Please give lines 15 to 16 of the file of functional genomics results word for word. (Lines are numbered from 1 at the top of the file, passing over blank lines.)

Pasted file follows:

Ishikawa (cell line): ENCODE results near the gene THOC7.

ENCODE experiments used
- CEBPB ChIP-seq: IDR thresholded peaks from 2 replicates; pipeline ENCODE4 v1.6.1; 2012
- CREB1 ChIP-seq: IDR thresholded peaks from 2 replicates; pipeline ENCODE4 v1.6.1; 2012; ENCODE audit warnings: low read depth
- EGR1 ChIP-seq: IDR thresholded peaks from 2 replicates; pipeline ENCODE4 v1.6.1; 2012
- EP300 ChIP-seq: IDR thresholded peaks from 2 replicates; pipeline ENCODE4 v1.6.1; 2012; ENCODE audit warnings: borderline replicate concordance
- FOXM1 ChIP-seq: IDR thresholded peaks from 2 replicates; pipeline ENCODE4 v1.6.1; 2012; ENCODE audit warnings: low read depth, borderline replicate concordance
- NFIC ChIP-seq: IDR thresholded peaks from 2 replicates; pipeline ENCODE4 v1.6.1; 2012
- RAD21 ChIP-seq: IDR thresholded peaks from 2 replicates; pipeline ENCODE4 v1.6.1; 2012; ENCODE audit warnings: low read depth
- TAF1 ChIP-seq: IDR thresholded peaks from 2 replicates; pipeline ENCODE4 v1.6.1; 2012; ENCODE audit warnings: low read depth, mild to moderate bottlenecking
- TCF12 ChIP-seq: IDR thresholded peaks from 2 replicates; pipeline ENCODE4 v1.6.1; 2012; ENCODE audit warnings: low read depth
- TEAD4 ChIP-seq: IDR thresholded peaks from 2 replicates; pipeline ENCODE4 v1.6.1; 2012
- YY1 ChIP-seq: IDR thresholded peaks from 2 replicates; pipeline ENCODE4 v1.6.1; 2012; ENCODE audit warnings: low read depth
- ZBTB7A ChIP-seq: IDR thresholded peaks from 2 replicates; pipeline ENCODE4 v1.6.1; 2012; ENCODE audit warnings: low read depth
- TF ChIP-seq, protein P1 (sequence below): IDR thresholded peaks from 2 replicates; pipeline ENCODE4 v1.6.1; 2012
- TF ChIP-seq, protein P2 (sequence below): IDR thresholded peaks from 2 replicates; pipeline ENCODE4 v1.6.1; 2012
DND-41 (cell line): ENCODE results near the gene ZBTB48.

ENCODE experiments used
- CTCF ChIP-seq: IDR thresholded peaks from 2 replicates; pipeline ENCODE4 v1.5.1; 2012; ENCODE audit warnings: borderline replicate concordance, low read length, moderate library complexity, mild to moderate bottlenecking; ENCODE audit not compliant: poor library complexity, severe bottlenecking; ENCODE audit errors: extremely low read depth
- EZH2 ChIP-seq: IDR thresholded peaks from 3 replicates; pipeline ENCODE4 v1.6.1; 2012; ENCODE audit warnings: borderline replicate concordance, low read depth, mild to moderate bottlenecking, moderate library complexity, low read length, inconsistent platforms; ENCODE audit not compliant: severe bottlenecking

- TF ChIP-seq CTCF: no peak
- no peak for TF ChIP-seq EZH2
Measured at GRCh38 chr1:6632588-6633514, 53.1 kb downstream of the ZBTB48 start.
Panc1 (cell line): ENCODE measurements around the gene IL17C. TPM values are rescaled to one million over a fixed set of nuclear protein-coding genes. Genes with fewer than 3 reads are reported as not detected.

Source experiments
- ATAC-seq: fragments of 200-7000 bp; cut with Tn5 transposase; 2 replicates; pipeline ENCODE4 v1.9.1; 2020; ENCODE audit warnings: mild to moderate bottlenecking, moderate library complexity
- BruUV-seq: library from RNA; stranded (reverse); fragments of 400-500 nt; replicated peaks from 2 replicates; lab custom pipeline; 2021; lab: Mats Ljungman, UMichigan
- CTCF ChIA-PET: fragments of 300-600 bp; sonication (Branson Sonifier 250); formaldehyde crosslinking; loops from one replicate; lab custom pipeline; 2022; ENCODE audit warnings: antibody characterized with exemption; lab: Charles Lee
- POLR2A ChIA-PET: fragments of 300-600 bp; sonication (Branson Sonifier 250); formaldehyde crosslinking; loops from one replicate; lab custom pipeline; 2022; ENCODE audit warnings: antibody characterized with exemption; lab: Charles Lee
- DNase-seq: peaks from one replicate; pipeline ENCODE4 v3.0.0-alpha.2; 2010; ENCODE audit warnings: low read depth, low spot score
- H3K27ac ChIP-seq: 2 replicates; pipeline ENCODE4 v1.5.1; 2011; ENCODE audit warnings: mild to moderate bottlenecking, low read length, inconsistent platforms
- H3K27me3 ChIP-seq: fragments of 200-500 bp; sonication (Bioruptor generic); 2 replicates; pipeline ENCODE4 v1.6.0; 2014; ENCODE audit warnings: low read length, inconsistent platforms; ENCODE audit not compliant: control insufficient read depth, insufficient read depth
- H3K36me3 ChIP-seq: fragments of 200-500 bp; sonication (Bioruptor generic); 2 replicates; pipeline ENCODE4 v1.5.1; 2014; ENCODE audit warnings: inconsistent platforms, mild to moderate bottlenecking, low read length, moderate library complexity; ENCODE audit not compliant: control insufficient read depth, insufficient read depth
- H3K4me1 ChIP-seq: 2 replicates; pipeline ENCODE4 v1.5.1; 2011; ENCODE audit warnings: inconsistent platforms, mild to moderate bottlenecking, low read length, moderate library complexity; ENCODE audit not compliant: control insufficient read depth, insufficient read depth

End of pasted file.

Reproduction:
- TF ChIP-seq, protein P1 (sequence below): IDR thresholded peaks from 2 replicates; pipeline ENCODE4 v1.6.1; 2012
- TF ChIP-seq, protein P2 (sequence below): IDR thresholded peaks from 2 replicates; pipeline ENCODE4 v1.6.1; 2012